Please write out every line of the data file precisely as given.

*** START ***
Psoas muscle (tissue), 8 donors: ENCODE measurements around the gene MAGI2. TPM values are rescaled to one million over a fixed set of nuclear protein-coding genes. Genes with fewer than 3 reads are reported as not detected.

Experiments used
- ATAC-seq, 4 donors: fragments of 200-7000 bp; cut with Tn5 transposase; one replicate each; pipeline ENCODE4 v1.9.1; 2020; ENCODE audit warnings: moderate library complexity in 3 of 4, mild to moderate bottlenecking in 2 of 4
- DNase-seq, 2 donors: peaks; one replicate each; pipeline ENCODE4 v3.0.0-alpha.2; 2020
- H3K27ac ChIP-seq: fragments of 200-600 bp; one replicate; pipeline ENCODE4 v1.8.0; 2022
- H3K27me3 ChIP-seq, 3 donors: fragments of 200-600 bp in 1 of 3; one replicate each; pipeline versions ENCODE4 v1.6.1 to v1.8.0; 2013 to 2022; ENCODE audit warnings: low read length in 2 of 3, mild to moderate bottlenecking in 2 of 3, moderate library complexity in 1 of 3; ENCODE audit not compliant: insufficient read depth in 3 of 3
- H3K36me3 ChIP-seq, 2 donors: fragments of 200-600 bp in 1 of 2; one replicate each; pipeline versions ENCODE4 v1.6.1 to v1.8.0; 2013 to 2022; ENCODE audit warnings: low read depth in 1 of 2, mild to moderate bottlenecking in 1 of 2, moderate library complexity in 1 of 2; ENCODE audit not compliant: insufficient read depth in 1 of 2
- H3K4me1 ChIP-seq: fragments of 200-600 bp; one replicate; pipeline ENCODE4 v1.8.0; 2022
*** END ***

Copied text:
Psoas muscle (tissue), 8 donors: ENCODE measurements around the gene MAGI2. TPM values are rescaled to one million over a fixed set of nuclear protein-coding genes. Genes with fewer than 3 reads are reported as not detected.

Experiments used
- ATAC-seq, 4 donors: fragments of 200-7000 bp; cut with Tn5 transposase; one replicate each; pipeline ENCODE4 v1.9.1; 2020; ENCODE audit warnings: moderate library complexity in 3 of 4, mild to moderate bottlenecking in 2 of 4
- DNase-seq, 2 donors: peaks; one replicate each; pipeline ENCODE4 v3.0.0-alpha.2; 2020
- H3K27ac ChIP-seq: fragments of 200-600 bp; one replicate; pipeline ENCODE4 v1.8.0; 2022
- H3K27me3 ChIP-seq, 3 donors: fragments of 200-600 bp in 1 of 3; one replicate each; pipeline versions ENCODE4 v1.6.1 to v1.8.0; 2013 to 2022; ENCODE audit warnings: low read length in 2 of 3, mild to moderate bottlenecking in 2 of 3, moderate library complexity in 1 of 3; ENCODE audit not compliant: insufficient read depth in 3 of 3
- H3K36me3 ChIP-seq, 2 donors: fragments of 200-600 bp in 1 of 2; one replicate each; pipeline versions ENCODE4 v1.6.1 to v1.8.0; 2013 to 2022; ENCODE audit warnings: low read depth in 1 of 2, mild to moderate bottlenecking in 1 of 2, moderate library complexity in 1 of 2; ENCODE audit not compliant: insufficient read depth in 1 of 2
- H3K4me1 ChIP-seq: fragments of 200-600 bp; one replicate; pipeline ENCODE4 v1.8.0; 2022